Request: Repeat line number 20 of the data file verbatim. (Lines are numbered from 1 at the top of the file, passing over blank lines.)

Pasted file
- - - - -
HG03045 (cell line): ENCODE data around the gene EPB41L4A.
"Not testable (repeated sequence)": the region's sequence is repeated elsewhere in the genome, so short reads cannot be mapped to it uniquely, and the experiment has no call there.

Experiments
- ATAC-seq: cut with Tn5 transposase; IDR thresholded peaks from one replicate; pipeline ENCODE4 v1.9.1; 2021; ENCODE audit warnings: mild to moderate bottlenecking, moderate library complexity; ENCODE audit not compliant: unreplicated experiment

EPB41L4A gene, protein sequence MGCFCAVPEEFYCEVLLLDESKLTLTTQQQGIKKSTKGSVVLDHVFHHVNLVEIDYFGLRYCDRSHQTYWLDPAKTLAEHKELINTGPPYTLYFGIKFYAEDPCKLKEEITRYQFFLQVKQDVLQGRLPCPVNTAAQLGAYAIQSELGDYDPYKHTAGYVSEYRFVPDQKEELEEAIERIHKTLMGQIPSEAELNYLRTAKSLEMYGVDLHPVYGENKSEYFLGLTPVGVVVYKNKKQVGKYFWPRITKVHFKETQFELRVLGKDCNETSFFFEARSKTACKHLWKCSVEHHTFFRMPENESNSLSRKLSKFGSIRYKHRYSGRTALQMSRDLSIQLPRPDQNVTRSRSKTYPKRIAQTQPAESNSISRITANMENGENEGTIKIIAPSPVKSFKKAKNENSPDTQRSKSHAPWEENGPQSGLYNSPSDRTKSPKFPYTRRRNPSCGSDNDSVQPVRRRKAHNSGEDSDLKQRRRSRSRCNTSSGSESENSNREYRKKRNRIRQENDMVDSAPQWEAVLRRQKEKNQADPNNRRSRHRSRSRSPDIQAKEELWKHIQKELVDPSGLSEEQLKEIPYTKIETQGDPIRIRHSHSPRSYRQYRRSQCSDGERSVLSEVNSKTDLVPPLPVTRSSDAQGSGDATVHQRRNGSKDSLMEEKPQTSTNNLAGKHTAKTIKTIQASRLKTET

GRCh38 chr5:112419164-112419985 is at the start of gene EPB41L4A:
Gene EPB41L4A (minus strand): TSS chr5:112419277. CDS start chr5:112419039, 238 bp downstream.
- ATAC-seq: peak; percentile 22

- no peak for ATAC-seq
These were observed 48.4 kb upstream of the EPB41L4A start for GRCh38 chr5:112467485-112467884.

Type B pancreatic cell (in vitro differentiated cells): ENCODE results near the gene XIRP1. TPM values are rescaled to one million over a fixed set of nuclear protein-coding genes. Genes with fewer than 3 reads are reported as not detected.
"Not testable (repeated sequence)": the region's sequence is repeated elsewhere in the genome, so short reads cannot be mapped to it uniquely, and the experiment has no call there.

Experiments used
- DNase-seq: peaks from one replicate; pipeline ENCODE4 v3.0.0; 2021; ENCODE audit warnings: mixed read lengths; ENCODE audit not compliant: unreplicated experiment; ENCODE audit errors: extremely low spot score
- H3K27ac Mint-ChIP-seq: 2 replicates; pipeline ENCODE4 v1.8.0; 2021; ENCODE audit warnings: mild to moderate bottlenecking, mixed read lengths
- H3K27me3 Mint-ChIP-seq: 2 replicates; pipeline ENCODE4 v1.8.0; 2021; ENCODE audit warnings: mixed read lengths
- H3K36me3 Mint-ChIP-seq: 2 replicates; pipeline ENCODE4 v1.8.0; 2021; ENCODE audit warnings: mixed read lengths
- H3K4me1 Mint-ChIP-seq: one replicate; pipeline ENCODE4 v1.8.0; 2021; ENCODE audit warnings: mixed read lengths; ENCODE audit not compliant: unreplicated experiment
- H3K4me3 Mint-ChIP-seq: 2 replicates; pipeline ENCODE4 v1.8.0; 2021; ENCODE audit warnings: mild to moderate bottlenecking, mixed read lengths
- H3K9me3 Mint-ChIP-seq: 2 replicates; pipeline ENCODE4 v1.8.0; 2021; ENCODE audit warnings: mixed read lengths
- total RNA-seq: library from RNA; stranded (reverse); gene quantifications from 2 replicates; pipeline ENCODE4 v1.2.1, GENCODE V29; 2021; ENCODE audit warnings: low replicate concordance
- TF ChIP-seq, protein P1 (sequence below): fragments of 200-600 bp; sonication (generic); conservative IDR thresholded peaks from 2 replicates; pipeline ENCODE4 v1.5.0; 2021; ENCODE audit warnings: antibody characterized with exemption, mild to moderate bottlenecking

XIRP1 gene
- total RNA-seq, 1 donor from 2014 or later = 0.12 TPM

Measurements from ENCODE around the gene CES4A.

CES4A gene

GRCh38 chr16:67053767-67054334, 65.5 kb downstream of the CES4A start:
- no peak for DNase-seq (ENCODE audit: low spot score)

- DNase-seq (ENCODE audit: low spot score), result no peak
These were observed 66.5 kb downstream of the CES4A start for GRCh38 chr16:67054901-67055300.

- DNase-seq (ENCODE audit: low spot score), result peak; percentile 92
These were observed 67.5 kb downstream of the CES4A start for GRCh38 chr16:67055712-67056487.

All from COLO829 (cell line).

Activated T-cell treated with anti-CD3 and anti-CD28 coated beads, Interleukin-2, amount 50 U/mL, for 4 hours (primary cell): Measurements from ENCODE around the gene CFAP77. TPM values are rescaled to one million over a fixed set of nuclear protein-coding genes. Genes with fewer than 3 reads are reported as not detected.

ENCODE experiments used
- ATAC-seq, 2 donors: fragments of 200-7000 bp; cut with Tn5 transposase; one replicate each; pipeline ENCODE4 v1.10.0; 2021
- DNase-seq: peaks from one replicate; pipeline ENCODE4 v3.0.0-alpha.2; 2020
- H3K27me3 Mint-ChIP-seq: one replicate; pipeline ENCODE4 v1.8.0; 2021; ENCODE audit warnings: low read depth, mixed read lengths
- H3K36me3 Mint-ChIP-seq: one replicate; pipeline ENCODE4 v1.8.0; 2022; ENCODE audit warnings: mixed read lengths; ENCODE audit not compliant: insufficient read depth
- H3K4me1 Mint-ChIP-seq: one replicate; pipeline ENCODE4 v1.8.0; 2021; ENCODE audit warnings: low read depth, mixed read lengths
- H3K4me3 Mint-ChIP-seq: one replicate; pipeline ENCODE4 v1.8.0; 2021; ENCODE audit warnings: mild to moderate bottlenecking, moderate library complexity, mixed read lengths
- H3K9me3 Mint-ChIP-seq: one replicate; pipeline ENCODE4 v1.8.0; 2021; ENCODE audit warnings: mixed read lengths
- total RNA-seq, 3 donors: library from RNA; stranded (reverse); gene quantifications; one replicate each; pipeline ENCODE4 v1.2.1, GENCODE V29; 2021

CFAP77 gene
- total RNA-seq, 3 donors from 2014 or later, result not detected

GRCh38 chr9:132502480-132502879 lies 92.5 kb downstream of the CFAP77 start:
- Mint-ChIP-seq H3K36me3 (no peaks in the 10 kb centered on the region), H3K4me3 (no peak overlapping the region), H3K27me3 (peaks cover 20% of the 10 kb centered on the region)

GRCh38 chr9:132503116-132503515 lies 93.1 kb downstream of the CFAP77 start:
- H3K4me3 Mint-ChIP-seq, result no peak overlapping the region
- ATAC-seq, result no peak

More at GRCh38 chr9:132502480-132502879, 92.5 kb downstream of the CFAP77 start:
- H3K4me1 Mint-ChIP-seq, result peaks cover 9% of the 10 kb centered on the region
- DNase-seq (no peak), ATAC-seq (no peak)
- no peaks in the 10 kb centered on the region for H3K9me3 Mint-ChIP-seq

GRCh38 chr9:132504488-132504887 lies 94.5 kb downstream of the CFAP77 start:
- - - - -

- H3K9me3 Mint-ChIP-seq: 2 replicates; pipeline ENCODE4 v1.8.0; 2021; ENCODE audit warnings: mixed read lengths